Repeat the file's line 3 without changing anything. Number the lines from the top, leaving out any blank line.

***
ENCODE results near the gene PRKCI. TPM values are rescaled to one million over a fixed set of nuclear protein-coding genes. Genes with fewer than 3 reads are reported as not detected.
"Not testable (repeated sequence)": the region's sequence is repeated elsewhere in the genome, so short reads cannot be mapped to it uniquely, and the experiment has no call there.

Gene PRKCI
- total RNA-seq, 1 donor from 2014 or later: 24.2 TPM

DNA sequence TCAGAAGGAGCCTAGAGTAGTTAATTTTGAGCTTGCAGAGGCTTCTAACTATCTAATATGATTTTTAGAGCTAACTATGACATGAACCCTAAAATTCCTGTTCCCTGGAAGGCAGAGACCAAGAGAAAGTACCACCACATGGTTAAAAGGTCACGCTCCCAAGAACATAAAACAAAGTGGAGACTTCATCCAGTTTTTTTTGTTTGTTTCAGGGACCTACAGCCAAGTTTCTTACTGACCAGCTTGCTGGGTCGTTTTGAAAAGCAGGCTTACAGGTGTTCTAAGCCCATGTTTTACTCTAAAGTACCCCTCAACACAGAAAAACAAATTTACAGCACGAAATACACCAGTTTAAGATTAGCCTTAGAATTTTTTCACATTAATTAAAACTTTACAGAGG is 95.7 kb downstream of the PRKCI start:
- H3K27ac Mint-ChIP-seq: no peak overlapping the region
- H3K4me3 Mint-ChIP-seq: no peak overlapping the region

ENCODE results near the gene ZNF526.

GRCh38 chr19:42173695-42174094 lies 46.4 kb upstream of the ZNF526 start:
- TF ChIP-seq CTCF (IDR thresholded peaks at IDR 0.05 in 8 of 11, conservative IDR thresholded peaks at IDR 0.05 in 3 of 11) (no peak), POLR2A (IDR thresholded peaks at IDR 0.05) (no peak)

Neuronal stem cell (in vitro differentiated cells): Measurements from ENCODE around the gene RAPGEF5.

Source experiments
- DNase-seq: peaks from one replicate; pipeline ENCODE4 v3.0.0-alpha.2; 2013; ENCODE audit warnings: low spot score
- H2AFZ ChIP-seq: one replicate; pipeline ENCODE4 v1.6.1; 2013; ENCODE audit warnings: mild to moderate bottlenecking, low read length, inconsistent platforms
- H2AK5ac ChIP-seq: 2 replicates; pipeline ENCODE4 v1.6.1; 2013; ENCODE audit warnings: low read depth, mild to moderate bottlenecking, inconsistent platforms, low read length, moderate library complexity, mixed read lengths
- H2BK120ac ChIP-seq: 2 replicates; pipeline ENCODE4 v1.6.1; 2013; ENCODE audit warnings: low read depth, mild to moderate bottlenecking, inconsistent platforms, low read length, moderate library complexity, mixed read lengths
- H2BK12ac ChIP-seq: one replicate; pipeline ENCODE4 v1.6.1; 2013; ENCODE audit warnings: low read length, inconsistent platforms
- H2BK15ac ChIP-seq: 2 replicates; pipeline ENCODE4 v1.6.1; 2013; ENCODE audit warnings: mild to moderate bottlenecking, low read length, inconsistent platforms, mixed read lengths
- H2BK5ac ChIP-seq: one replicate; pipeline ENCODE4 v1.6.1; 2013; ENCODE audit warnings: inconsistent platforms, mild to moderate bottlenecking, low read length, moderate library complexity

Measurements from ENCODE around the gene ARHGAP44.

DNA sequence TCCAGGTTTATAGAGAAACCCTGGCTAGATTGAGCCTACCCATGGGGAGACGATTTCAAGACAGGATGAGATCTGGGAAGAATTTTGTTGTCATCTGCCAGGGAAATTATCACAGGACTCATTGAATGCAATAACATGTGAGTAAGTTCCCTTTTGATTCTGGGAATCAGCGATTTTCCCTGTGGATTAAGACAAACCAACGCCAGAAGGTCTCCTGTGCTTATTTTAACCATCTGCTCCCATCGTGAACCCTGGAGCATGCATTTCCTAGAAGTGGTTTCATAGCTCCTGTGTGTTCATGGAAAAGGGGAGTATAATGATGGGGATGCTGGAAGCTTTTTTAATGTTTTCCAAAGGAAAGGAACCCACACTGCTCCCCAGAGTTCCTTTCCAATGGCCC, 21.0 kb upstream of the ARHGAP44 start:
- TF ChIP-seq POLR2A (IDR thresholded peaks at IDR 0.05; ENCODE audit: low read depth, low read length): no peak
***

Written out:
Gene PRKCI